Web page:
So this is a tough question to answer without more information.
First, you have to consider that the investments are an after thought in this scenario whether they are indexed based or variable (typically fund based). Both investments are primarily tied to market performance in some shape or form.
The reality is that both of these are built on an Annuity chassis. This is where things get a little more complicated, without knowing your current overall financial picture and what products you are looking at its tough to make a recommendation. Each annuity is different and what you should look for: 1) What are the surrender charges (a.k.a your exit strategy) 2) What are the fees associated? 3) Are there any guarantees tied? (Some index annuities have caps, i.e., you can't lose more than 5%, and you can't make more than 15%) 4) Is there a death benefit? 5) What riders are associated with each type? (Is there an income rider?)
Different products offer different solutions. No product is right for every individual. You need to review your current financial picture, what are your goals, and then determine if the product can help you achieve those goals. You have to understand the nuts and bolts, especially with annuities, they just aren't as simple as most think.
I would have to know more about your situation in order to make a recommendation. There are good and bad in both types of annuities in my opinion. In the variable annuity there are separate accounts (investment accounts like mutual funds that fluctuate with the market) and there is usually a fixed account also that offers some lower fixed rate of return. A lot of VA's have high fees so be careful.
In the indexed annuity there is a declared rate account (like the fixed in the variable annuity) and an indexed account. However, the interest in these two accounts once earned is locked in and guaranteed by the claims paying ability of the insurance company. So the strength of the company and their financial ratings matter here as well.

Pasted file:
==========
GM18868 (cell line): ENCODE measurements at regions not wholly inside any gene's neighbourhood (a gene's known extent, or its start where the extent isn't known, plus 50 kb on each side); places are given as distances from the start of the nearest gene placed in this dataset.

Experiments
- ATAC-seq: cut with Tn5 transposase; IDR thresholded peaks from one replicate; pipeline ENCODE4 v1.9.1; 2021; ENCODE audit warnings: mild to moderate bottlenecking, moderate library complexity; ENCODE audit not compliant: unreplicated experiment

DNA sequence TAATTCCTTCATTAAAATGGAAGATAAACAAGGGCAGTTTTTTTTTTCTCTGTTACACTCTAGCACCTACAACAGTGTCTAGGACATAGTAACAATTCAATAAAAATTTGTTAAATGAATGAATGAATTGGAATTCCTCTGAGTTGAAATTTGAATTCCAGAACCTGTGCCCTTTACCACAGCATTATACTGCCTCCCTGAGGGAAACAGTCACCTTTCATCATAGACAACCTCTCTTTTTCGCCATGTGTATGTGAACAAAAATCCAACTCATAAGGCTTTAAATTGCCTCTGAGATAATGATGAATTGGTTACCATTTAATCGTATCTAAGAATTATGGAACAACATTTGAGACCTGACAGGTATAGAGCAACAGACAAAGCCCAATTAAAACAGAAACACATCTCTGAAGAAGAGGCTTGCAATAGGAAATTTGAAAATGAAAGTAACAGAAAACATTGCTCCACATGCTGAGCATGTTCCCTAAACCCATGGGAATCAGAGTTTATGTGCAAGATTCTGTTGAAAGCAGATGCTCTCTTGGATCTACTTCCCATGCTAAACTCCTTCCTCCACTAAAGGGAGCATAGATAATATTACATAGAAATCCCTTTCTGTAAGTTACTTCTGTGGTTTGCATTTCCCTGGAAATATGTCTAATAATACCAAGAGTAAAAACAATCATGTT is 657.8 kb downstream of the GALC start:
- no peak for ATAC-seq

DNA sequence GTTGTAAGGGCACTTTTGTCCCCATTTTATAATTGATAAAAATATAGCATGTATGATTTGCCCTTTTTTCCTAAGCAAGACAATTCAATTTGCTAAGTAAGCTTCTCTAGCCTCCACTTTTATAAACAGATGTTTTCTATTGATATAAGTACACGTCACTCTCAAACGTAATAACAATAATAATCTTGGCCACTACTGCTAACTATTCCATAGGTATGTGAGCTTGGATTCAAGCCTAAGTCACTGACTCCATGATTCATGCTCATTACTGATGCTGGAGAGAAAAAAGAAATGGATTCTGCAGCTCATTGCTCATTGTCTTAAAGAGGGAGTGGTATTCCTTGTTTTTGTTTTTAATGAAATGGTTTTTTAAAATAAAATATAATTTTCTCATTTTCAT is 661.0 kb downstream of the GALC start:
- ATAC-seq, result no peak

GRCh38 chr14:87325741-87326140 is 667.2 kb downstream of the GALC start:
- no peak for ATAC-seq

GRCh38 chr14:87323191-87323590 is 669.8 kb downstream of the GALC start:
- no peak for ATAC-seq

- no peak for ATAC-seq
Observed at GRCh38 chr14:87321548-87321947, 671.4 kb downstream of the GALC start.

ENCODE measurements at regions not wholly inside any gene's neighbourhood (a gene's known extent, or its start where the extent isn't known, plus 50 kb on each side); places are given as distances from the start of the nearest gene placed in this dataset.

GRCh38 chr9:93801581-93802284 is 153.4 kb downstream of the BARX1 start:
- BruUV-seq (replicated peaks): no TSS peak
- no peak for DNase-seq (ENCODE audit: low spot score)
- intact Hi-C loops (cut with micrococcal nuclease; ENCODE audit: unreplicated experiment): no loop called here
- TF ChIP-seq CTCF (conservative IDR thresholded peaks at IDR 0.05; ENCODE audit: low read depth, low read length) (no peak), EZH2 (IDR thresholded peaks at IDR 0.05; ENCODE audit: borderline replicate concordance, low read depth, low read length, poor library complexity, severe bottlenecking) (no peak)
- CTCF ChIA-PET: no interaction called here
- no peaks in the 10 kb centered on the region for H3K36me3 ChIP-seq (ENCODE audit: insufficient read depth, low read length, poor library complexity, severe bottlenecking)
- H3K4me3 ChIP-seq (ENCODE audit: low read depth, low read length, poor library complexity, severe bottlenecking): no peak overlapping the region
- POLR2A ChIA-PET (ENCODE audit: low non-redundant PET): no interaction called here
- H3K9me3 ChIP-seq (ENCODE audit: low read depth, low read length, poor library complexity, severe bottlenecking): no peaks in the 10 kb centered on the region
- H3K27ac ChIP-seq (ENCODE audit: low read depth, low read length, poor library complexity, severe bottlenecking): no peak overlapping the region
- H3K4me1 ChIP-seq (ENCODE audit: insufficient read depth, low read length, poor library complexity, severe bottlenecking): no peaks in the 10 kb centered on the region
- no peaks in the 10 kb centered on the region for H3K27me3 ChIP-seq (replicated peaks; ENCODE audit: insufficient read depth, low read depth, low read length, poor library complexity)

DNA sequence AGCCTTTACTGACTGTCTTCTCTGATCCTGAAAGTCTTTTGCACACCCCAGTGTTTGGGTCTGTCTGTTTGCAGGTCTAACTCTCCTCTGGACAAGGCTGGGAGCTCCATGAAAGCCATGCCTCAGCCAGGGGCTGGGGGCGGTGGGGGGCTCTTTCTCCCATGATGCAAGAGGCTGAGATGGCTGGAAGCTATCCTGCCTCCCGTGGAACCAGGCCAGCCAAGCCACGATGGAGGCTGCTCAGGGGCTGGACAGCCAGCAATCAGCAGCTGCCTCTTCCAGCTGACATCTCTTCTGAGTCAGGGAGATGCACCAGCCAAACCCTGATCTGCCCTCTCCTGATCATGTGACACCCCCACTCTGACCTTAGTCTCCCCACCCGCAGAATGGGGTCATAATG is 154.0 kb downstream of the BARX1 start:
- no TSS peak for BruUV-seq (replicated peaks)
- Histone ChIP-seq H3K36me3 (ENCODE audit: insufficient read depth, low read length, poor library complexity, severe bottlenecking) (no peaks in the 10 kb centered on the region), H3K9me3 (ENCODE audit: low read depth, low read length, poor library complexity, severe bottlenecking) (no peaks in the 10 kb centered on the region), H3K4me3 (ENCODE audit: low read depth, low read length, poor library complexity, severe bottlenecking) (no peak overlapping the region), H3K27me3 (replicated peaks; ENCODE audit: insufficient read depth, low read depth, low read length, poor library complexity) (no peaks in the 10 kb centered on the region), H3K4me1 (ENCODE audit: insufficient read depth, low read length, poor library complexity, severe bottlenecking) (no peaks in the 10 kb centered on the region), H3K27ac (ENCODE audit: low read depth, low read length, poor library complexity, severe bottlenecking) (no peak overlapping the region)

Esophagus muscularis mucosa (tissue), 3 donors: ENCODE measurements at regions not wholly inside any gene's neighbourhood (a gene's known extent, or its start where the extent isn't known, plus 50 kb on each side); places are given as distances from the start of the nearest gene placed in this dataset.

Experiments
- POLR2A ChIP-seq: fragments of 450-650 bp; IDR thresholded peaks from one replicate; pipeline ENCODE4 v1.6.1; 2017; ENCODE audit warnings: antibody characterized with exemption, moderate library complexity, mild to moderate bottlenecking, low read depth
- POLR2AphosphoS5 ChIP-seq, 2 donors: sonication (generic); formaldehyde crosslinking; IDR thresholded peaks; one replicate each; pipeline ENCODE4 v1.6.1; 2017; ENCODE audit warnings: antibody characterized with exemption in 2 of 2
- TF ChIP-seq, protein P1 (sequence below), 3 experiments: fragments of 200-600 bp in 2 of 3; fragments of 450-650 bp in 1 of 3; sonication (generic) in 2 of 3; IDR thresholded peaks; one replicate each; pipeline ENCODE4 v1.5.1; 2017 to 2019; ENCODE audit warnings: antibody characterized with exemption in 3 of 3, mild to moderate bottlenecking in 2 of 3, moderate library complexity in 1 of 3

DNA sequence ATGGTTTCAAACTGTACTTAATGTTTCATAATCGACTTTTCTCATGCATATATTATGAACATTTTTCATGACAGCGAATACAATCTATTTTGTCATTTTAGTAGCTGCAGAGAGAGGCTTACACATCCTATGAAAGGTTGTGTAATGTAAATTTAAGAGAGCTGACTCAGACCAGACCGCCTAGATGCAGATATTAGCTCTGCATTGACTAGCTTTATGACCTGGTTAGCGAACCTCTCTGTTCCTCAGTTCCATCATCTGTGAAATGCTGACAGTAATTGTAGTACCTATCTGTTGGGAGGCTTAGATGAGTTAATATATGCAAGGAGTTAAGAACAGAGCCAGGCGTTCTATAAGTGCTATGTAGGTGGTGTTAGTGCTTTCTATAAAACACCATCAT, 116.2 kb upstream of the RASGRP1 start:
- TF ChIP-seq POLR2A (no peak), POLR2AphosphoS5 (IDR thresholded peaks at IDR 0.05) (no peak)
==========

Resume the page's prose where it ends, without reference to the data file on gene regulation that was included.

The other thing to be concerned about in the indexed annuity is the crediting method. In other words how the interest in calculated that is linked to the underlying equity index.
If I determine that an index annuity is appropriate for one of my clients the only crediting method that I like is one with NO CAP on earnings but has a small fee that the insurance company charges you (called a spread).
The reason I like this method better is because the high rate of return that the S&P500 for instance earns over a long period of time is possible because of what I call break out years. These are the crazy years that the market goes up over 20%. If you can get all of that minus a small fee you are much better off than if you bought a product that caps your earnings but has no fee (spread) and your average rate of return should be more.
I would also want to know what the reason for the annuity in the first place. Can your goals be attained using investments in a brokerage account which would have lower fees than a VA? Or are you looking for the tax deferral?
There is a lot more to go into but I believe that should help some. Feel free to reach out if you have anymore questions.
Thanks, Ed Smith
As others have commented more info about your situation would be needed but I think we can dispense with that notion as follows. The sole question I would ask is what goal would be met by using these?
Generally speaking indexed annuities have high fees, are mind bendingly complex and rarely deliver on the assurances of the person selling them. They are products to be sold and virtually no one goes out looking for them. Avoid.
A variable annuity could be good depending on the following: are you in a higher tax bracket, have you maxed out all your pretax and Roth IRA options, is this money geared for a longer time horizon, and most importantly is the after tax money? Pretax money already is tax deferred so using it in an annuity is redundant.
If you have the right situation (high tax, long time frame, utilized all the other pretax options, using after tax money) only consider low cost variable annuities. You can get them from providers like Fidelity and Vanguard.